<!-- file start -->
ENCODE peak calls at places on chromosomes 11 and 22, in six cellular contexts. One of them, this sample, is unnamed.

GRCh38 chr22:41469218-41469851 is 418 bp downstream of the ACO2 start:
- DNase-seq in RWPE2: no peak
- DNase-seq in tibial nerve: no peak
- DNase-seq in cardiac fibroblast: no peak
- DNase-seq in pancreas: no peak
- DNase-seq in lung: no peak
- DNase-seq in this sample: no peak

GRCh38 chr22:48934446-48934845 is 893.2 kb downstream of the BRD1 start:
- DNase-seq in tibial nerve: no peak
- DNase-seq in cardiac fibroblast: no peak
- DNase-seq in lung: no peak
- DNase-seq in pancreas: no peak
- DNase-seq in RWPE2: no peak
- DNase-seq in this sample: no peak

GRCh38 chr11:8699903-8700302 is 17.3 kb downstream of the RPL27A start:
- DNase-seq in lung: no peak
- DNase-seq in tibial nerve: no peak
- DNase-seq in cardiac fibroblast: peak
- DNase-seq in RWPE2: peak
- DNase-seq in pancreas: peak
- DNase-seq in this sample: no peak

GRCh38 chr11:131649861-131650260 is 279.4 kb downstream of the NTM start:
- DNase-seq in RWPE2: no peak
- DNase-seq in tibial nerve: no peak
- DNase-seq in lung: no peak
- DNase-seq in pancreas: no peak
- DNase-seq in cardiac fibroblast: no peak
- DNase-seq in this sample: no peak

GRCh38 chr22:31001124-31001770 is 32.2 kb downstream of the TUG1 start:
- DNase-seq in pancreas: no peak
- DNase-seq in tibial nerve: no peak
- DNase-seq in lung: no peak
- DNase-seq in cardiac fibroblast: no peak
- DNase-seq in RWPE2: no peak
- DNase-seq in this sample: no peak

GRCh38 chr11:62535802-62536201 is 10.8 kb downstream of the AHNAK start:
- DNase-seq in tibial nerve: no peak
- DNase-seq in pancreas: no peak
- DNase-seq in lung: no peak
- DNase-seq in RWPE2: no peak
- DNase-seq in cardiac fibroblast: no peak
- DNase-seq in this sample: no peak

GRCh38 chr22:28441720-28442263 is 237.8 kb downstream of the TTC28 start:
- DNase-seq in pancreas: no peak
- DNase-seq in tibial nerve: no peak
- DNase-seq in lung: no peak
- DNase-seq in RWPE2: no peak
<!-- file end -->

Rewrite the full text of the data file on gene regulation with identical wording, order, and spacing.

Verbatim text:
ENCODE peak calls at places on chromosomes 11 and 22, in six cellular contexts. One of them, this sample, is unnamed.

GRCh38 chr22:41469218-41469851 is 418 bp downstream of the ACO2 start:
- DNase-seq in RWPE2: no peak
- DNase-seq in tibial nerve: no peak
- DNase-seq in cardiac fibroblast: no peak
- DNase-seq in pancreas: no peak
- DNase-seq in lung: no peak
- DNase-seq in this sample: no peak

GRCh38 chr22:48934446-48934845 is 893.2 kb downstream of the BRD1 start:
- DNase-seq in tibial nerve: no peak
- DNase-seq in cardiac fibroblast: no peak
- DNase-seq in lung: no peak
- DNase-seq in pancreas: no peak
- DNase-seq in RWPE2: no peak
- DNase-seq in this sample: no peak

GRCh38 chr11:8699903-8700302 is 17.3 kb downstream of the RPL27A start:
- DNase-seq in lung: no peak
- DNase-seq in tibial nerve: no peak
- DNase-seq in cardiac fibroblast: peak
- DNase-seq in RWPE2: peak
- DNase-seq in pancreas: peak
- DNase-seq in this sample: no peak

GRCh38 chr11:131649861-131650260 is 279.4 kb downstream of the NTM start:
- DNase-seq in RWPE2: no peak
- DNase-seq in tibial nerve: no peak
- DNase-seq in lung: no peak
- DNase-seq in pancreas: no peak
- DNase-seq in cardiac fibroblast: no peak
- DNase-seq in this sample: no peak

GRCh38 chr22:31001124-31001770 is 32.2 kb downstream of the TUG1 start:
- DNase-seq in pancreas: no peak
- DNase-seq in tibial nerve: no peak
- DNase-seq in lung: no peak
- DNase-seq in cardiac fibroblast: no peak
- DNase-seq in RWPE2: no peak
- DNase-seq in this sample: no peak

GRCh38 chr11:62535802-62536201 is 10.8 kb downstream of the AHNAK start:
- DNase-seq in tibial nerve: no peak
- DNase-seq in pancreas: no peak
- DNase-seq in lung: no peak
- DNase-seq in RWPE2: no peak
- DNase-seq in cardiac fibroblast: no peak
- DNase-seq in this sample: no peak

GRCh38 chr22:28441720-28442263 is 237.8 kb downstream of the TTC28 start:
- DNase-seq in pancreas: no peak
- DNase-seq in tibial nerve: no peak
- DNase-seq in lung: no peak
- DNase-seq in RWPE2: no peak